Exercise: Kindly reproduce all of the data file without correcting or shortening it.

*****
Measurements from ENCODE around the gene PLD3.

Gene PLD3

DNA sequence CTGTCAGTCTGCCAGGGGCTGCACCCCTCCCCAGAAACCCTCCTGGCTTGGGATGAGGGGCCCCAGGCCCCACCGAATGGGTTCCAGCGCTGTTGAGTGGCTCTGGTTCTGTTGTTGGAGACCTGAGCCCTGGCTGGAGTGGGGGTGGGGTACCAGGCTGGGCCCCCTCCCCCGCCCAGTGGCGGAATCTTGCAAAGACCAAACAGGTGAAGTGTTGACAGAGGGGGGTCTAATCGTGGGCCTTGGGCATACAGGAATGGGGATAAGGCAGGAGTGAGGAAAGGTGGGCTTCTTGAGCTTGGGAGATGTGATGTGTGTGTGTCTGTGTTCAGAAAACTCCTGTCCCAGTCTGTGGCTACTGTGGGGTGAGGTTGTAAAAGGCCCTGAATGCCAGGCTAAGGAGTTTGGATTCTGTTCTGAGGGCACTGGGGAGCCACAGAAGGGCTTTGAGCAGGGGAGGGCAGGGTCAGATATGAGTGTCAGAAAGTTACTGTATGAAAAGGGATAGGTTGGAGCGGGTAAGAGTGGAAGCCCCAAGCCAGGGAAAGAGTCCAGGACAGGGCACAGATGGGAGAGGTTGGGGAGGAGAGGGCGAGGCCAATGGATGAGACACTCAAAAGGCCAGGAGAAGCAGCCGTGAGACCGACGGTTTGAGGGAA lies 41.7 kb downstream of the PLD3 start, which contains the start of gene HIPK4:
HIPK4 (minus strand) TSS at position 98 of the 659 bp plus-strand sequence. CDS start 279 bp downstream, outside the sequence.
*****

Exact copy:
Measurements from ENCODE around the gene PLD3.

Gene PLD3

DNA sequence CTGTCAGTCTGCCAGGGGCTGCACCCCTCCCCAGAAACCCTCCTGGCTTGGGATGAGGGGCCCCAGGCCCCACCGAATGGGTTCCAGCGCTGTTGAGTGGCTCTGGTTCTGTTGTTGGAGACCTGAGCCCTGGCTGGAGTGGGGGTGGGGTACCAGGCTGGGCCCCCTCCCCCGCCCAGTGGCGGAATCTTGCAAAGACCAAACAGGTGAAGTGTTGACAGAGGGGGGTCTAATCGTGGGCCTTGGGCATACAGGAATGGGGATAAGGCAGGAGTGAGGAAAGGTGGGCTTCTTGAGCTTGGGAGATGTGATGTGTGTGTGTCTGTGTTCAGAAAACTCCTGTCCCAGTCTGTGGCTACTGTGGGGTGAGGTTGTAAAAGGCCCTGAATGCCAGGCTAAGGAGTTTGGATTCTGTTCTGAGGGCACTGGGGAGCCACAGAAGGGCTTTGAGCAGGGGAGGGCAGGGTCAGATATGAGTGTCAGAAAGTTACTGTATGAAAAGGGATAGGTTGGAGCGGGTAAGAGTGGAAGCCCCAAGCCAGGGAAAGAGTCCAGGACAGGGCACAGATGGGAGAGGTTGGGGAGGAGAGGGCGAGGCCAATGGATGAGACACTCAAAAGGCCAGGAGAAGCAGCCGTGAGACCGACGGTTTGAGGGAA lies 41.7 kb downstream of the PLD3 start, which contains the start of gene HIPK4:
HIPK4 (minus strand) TSS at position 98 of the 659 bp plus-strand sequence. CDS start 279 bp downstream, outside the sequence.